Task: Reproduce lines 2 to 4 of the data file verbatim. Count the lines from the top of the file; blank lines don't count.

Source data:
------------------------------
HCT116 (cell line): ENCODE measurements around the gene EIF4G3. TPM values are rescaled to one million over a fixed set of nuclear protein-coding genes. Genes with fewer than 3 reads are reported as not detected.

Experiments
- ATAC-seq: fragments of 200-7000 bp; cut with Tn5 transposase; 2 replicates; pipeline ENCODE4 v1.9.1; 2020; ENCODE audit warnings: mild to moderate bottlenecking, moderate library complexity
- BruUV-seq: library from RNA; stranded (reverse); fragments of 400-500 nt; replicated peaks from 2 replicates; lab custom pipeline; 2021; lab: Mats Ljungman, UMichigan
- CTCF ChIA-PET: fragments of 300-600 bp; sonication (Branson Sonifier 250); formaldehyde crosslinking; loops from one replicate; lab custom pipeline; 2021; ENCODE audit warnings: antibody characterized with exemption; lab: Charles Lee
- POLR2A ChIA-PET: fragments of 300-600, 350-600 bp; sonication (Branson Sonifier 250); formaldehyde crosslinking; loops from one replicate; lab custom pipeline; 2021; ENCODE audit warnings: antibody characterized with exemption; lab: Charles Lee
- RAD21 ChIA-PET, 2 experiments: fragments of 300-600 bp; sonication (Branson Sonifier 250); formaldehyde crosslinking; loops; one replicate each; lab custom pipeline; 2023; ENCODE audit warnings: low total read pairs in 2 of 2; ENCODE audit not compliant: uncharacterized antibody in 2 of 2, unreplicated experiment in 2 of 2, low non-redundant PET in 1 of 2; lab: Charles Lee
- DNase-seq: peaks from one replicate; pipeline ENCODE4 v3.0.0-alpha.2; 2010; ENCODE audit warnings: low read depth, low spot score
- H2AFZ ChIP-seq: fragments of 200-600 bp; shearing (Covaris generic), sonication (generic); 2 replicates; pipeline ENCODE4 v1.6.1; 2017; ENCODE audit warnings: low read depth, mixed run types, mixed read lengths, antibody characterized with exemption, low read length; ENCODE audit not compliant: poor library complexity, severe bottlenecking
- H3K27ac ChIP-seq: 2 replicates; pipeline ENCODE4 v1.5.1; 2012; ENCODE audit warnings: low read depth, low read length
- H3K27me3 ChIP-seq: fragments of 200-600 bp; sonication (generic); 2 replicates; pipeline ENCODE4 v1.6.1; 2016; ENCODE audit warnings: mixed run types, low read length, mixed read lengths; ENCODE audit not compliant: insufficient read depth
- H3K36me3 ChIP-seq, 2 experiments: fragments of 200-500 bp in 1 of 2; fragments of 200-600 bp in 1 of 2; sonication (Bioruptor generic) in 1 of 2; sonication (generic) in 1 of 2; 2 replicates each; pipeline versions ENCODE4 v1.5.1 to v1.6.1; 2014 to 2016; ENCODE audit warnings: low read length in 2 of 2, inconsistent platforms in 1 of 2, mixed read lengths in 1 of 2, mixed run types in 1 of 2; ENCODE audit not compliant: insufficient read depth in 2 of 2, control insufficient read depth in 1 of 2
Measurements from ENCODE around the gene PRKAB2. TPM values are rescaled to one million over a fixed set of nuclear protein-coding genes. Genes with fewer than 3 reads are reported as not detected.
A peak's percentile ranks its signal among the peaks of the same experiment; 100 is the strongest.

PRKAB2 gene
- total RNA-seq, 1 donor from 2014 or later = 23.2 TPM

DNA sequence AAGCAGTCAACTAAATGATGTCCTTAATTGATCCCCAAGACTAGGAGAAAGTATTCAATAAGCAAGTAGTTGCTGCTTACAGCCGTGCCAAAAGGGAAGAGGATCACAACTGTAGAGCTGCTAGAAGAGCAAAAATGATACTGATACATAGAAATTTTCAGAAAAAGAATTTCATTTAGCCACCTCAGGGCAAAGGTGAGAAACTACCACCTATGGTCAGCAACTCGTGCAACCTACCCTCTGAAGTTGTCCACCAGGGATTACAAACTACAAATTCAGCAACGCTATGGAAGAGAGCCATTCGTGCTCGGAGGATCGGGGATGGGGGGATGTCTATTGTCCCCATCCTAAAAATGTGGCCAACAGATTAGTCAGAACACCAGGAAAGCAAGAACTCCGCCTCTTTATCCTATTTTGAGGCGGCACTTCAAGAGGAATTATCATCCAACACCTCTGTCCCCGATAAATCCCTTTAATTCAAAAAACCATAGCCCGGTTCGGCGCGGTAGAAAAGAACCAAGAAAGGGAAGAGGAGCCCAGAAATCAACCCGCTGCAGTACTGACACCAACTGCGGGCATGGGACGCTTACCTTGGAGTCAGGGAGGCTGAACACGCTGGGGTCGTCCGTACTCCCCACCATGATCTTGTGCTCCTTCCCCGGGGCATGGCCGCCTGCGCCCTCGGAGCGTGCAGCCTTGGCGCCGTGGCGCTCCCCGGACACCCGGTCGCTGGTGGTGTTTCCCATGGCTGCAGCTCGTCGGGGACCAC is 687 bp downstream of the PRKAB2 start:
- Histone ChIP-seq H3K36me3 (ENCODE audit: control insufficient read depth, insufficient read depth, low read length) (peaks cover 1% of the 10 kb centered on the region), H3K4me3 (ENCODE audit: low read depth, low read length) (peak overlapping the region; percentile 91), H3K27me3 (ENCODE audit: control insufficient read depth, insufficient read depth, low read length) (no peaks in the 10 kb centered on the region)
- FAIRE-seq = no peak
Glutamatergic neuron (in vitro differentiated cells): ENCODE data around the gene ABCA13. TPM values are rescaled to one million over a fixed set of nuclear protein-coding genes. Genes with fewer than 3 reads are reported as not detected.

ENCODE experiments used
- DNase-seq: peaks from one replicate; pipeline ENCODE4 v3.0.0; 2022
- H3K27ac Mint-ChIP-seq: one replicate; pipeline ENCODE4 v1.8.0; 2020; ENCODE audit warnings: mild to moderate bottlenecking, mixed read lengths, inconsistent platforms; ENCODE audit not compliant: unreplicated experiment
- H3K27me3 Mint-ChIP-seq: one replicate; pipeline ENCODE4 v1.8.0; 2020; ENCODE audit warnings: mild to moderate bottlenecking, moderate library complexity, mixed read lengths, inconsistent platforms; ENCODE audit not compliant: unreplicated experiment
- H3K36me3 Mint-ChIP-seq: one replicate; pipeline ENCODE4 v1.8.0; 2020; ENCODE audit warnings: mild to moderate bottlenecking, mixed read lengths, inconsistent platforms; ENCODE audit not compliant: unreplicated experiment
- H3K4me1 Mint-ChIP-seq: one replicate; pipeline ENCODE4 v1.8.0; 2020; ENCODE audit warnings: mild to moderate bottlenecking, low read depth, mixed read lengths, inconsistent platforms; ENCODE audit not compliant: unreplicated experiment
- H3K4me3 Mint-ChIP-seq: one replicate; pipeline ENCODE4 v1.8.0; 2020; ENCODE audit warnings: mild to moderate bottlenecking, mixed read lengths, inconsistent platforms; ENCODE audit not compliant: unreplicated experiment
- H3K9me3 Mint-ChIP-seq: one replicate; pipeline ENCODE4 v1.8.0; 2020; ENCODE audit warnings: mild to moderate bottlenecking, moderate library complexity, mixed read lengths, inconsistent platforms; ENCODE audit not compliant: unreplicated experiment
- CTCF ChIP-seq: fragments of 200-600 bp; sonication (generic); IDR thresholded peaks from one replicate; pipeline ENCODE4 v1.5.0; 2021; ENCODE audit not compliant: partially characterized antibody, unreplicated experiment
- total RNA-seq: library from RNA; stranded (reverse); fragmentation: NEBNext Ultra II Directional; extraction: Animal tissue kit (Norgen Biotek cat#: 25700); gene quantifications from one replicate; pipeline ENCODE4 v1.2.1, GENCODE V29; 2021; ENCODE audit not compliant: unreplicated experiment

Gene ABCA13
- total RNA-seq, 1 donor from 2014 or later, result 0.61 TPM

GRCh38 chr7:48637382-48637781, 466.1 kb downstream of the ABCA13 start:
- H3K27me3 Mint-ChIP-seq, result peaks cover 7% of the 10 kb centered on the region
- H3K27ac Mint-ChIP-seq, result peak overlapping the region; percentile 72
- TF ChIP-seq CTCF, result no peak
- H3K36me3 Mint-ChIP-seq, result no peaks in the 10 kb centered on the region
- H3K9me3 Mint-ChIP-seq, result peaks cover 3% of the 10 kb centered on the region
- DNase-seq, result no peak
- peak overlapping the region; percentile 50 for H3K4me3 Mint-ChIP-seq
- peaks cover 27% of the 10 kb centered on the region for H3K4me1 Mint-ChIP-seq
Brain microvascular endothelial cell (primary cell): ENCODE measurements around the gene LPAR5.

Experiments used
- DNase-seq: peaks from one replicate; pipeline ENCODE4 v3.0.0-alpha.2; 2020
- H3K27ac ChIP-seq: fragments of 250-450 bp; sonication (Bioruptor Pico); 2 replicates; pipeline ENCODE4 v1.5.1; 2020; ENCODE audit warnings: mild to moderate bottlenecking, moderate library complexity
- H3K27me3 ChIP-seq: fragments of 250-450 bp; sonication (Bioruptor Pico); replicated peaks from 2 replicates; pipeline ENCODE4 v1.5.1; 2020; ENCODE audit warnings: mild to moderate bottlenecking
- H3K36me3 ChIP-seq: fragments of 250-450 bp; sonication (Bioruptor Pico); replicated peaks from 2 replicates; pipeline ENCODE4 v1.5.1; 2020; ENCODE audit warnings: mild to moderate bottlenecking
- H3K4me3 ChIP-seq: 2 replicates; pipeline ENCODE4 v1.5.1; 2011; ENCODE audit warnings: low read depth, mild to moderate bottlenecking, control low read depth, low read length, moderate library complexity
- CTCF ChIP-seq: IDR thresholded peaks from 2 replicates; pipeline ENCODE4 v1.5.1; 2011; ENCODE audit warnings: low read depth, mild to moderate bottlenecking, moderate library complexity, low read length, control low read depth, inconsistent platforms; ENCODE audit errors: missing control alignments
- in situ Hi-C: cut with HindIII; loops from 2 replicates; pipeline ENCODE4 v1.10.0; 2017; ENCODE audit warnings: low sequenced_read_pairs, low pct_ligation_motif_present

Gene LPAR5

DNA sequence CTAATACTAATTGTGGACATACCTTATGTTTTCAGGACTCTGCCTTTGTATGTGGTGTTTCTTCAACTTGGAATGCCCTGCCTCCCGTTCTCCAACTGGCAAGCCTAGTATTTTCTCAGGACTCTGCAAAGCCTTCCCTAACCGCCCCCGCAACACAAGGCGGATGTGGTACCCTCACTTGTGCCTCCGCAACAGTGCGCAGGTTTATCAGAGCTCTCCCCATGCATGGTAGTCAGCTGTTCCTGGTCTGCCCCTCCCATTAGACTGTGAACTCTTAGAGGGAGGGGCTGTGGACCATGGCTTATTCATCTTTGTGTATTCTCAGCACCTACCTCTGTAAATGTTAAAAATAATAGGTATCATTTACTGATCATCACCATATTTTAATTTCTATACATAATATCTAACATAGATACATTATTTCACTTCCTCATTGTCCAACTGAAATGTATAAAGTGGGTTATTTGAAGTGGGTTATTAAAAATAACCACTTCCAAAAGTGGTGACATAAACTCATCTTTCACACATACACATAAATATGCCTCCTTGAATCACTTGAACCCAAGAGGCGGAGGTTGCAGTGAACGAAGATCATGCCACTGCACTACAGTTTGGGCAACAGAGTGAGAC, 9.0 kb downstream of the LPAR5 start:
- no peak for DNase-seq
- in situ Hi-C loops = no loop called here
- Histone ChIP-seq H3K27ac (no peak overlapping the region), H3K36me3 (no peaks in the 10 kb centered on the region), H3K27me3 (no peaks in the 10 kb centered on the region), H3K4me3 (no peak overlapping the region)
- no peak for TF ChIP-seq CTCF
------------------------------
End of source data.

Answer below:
Experiments
- ATAC-seq: fragments of 200-7000 bp; cut with Tn5 transposase; 2 replicates; pipeline ENCODE4 v1.9.1; 2020; ENCODE audit warnings: mild to moderate bottlenecking, moderate library complexity
- BruUV-seq: library from RNA; stranded (reverse); fragments of 400-500 nt; replicated peaks from 2 replicates; lab custom pipeline; 2021; lab: Mats Ljungman, UMichigan